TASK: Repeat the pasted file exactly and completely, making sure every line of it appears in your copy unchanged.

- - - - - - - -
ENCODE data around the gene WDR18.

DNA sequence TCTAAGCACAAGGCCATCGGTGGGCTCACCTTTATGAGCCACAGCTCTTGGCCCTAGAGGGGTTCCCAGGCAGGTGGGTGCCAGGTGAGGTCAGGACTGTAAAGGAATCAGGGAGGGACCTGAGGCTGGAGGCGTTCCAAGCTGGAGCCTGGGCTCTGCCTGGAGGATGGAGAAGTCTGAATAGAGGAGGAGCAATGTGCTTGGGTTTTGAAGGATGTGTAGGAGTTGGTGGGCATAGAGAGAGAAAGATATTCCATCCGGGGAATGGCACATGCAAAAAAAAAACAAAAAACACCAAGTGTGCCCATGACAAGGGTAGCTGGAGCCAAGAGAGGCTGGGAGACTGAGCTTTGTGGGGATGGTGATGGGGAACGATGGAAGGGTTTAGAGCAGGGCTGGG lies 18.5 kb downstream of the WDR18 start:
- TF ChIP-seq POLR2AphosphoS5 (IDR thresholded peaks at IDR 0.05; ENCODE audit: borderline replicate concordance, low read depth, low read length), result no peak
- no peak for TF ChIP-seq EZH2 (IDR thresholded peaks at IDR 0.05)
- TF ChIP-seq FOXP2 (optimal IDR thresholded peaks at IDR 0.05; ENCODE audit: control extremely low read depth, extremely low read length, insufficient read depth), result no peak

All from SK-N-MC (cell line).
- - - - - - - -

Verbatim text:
ENCODE data around the gene WDR18.

DNA sequence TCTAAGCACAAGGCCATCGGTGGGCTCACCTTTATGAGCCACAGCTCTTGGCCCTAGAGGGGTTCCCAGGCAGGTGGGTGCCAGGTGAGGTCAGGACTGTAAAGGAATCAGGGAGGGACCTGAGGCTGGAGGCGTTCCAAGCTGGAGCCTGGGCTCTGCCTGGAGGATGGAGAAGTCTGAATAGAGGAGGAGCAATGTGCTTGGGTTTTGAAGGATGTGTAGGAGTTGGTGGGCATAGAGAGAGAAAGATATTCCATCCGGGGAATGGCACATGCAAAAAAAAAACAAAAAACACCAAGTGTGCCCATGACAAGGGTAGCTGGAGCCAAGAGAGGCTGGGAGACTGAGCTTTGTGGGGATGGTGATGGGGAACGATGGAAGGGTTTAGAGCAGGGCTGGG lies 18.5 kb downstream of the WDR18 start:
- TF ChIP-seq POLR2AphosphoS5 (IDR thresholded peaks at IDR 0.05; ENCODE audit: borderline replicate concordance, low read depth, low read length), result no peak
- no peak for TF ChIP-seq EZH2 (IDR thresholded peaks at IDR 0.05)
- TF ChIP-seq FOXP2 (optimal IDR thresholded peaks at IDR 0.05; ENCODE audit: control extremely low read depth, extremely low read length, insufficient read depth), result no peak

All from SK-N-MC (cell line).